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What Russia’s New Sub Means

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The Yuri Dolgoruky, Russia’s newest ballistic-missile submarine, officially entered service in the Northern Fleet on 17 January, completing a long and arduous journey into Russia’s navy. While the submarine is often lumped in with Russia’s aggressive new armaments program, construction actually started back in 1996, when Vladimir Putin was not the Kremlin’s overlord but an obscure bureaucrat serving as deputy chief of the Presidential Property Management Department, and Russia was not an oil-fueled “energy superpower” but a bankrupt economic disaster. A great deal has happened to Russia’s navy since construction of the Dolgoruky began, very little of it good. So while the submarine’s newness has been highly touted—by, among others, a Russian government intent on promoting “modernization”—when viewed in context it’s not nearly so impressive.

Yury Dolgoruky nuclear-powered submarine a during the ceremony in the Sevmash shipyards, Severodvinsk, Jan. 10. RIA Novosti Photo

Yury Dolgoruky nuclear-powered submarine a during the ceremony in the Sevmash shipyards, Severodvinsk, Jan. 10. RIA Novosti Photo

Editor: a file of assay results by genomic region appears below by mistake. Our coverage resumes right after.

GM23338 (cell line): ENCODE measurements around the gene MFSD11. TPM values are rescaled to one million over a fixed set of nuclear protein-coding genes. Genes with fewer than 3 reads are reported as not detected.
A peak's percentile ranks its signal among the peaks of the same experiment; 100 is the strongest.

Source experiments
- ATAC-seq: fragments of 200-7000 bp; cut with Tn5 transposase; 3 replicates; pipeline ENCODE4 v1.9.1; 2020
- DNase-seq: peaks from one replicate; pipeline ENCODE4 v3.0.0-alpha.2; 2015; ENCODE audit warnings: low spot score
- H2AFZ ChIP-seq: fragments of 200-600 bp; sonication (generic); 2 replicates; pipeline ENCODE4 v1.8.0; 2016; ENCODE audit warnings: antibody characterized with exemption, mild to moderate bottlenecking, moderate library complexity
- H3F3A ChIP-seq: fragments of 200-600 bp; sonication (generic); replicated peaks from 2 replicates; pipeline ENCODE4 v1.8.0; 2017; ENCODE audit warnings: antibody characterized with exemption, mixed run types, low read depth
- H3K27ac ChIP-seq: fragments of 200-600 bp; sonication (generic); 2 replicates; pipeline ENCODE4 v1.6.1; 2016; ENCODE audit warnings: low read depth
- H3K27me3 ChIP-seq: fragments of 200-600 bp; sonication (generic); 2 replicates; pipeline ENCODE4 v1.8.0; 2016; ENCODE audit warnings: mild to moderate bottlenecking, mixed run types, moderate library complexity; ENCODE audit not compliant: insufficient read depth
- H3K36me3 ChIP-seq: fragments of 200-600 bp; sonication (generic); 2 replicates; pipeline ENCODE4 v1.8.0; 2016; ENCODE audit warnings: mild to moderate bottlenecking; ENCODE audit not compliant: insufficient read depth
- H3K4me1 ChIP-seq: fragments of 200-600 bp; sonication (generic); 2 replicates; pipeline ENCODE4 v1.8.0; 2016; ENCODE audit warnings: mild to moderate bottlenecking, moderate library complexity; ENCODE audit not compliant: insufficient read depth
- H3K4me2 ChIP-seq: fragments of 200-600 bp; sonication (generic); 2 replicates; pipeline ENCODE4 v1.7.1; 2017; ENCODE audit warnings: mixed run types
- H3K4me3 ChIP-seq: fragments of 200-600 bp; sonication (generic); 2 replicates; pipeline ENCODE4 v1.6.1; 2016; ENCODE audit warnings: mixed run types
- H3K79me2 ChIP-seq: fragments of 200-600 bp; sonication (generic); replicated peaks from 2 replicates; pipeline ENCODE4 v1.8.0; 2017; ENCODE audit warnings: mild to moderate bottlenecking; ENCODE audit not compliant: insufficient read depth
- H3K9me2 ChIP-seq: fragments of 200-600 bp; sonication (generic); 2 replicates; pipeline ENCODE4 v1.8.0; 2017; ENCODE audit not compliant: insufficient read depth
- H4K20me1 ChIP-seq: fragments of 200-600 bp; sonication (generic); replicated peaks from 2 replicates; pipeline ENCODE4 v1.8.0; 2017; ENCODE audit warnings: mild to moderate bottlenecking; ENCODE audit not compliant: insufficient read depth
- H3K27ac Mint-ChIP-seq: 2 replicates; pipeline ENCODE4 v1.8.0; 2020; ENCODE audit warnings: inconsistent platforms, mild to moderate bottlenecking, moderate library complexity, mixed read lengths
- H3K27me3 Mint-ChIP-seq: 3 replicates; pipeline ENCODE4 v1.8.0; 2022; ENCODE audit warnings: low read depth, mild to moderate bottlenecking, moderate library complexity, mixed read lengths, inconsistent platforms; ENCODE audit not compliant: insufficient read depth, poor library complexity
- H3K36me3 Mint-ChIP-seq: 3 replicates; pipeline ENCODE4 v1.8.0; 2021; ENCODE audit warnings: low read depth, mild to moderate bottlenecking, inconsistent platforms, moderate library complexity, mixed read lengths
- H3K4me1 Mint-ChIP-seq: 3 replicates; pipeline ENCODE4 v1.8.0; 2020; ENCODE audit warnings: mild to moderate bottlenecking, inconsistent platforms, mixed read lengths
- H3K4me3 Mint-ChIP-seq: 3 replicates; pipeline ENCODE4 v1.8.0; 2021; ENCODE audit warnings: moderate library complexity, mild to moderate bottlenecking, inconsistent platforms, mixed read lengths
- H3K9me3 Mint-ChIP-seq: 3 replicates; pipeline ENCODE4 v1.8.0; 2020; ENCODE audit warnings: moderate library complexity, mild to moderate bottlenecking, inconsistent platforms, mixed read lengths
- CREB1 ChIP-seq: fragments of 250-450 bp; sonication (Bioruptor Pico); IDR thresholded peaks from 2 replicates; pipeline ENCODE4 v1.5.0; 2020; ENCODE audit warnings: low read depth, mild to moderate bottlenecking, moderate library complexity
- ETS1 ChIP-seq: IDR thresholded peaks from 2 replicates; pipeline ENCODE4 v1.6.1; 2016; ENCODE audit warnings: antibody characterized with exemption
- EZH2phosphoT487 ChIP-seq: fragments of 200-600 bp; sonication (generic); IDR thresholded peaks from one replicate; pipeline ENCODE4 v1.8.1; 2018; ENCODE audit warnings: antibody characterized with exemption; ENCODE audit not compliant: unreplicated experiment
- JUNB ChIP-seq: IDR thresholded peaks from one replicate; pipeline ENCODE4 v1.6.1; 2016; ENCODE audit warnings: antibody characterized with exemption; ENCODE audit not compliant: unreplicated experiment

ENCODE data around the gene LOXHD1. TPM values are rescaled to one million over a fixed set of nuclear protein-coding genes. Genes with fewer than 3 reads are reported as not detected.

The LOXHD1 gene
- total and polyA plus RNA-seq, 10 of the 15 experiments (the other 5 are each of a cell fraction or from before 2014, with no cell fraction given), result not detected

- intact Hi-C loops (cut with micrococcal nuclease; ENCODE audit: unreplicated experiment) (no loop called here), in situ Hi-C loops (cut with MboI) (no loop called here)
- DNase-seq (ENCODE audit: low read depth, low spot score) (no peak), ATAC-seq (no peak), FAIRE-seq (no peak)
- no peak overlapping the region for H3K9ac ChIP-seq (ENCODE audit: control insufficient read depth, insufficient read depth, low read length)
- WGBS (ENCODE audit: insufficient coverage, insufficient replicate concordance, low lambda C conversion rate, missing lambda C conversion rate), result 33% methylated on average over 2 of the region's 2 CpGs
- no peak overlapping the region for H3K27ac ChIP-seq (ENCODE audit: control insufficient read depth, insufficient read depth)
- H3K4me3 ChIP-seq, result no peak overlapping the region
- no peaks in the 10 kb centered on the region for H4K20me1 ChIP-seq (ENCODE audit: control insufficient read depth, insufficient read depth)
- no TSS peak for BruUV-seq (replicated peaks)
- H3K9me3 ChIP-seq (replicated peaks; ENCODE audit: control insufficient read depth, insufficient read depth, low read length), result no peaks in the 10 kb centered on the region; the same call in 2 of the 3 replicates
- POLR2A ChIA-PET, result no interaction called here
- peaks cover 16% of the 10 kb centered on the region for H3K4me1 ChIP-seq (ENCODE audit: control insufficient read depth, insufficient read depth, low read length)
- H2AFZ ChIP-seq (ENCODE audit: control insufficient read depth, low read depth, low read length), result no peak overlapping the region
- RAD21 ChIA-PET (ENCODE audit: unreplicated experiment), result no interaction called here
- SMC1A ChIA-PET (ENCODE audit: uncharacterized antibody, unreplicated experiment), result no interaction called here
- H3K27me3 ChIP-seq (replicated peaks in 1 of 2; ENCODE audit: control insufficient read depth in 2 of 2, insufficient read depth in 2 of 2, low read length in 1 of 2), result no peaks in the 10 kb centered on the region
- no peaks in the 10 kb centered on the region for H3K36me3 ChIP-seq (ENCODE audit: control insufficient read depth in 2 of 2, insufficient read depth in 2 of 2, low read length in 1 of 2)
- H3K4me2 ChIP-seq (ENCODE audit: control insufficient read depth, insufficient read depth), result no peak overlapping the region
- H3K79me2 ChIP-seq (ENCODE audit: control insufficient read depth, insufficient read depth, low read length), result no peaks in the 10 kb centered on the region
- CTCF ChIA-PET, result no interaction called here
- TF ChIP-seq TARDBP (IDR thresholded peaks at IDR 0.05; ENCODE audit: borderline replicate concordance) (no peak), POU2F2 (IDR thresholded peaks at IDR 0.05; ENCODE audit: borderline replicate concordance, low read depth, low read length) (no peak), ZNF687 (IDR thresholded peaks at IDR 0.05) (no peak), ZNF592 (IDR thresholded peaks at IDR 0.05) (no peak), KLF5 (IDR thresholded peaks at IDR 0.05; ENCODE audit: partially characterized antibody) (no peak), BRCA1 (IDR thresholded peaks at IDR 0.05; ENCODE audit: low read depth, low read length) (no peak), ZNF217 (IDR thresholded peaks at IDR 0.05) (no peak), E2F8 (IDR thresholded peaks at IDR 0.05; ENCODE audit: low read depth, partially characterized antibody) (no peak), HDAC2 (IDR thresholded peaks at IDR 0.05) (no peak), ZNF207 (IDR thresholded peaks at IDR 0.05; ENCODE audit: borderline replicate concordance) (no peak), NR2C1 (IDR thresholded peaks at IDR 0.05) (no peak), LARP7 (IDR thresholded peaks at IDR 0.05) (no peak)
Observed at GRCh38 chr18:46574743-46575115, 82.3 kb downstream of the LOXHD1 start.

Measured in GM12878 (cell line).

It is worth noting that the Dolgoruky will initially serve not to push Russia’s submarine force to a new position of strength, but merely to return it to the levels of December 2011, when the Delta-class ballistic missile submarine Yekaterinburg embarrassingly caught fire while undergoing minor repairs in a drydock near Murmansk. The Yekaterinburg is still under repair, having suffered extensive damage from the fire, and it’s anyone’s guess as to when it will actually re-enter active service. Considering the delays that have repeatedly plagued Russian naval construction, one should be highly skeptical of the official estimate of a 3-4 year timeframe for the submarine’s return. The Borei-class submarines, of which the Dolgoruky is the lead member, costs about $750 million. Compared with the Delta IV-class that has made up the majority of Russia’s strategic submarine forces for the past several decades, the Borei boats are longer (557 feet vs. 549), wider (44 feet vs. 38), and heavier (24,000 tons vs. 18,000). They also reportedly feature an escape capsule capable of holding the entire crew, a design feature that was included in order to avoid a repeat of the infamous Kursk catastrophe. The boats also feature several advances in acoustics and propulsion. By far the most important innovation of the Borei class, though, is its armament: the submarines carry a totally new ballistic missile, the Bulava. The Bulava, with its extremely suspect record of test failures (even the Ministry of Defense admits it has failed eight of 19 tests) has been the main reason for the delays in the Dolgoruky’s entry into active service. Construction on the submarine was actually finished in 2008, but it is only recently that the Russian navy has become confident enough in the Bulava’s effectiveness to put it in front-line service. The Bulava’s development, like the Yuri Dolgoruky’s, stretches to the late 1990s, before Putin became prime minister or president, when Russia’s military was in a state of extreme crisis. While the missile seems to have finally become reliable enough for service, its lengthy development and spotty track record are testament to the difficulties faced by the Russian military-industrial complex even in a high-priority and high-profile sector. So while the Yuri Dolgoruky is new, the majority of media attention has focused on the fact that this is the first new Russian ballistic-missile submarine in 20 years. Like most of the weapons being purchased through the 2020 state armaments program, it is actually based on Soviet designs that are decades old. Because of that, I would argue, it makes sense to view the new submarine as part of a long-overdue refurbishment of the Russian navy rather than as a bellicose and threatening gesture that must be aggressively countered. Dmitry Gorenburg, a researcher affiliated with Harvard’s Davis Center for Russian and Eurasian Studies, has offered one of the clearest and most reasonable evaluations of Russia’s overall program of naval rearmament, saying: The Russian military is clearly focused on modernization and the navy in particular will be getting new ships and submarines over the next few years. Its ability to protect its shores will be greatly enhanced by the new ships coming online during this period. However, it will be at least another decade (i.e., 2030 or later) before it will get the kinds of large combat ships that it will need to have any kind of global presence or significant expeditionary capability. That is exactly right. The Yuri Dolgoruky will help Russia to maintain a nuclear deterrent capability that has suffered an alarming degree of decay and corrosion over the past 20 years, but it hardly returns Russia to the rank of first-rate naval powers. The other Borei class submarines that are coming online in the next several years, the Alexander Nevsky, the Vladimir Monomakh, and the Knyaz Vlaimir, are intended to replace the handful of badly outdated 1970s vintage Delta III’s still in service—not to return the Russian submarine force to its days of glory. The Dolgoruky, then, should inspire neither panic nor dread. It shows that Russia’s navy is making modest progress in recovering from its catastrophic implosion during the 1990s, but the repeated and lengthy delays associated with the Dolgoruky and its primary weapon system show that Russia’s defense industry still has great difficulty in successfully completing even the highest-priority tasks. When one considers how back-loaded the decade-long naval rearmament program is—roughly 70 percent of spending is forecast to occur in the 2016-2020 period—it’s extremely unlikely that the Russian navy will meet its goal of having eight active Boreis by 2020 and virtually impossible that the submarine force will ever return to its peak levels.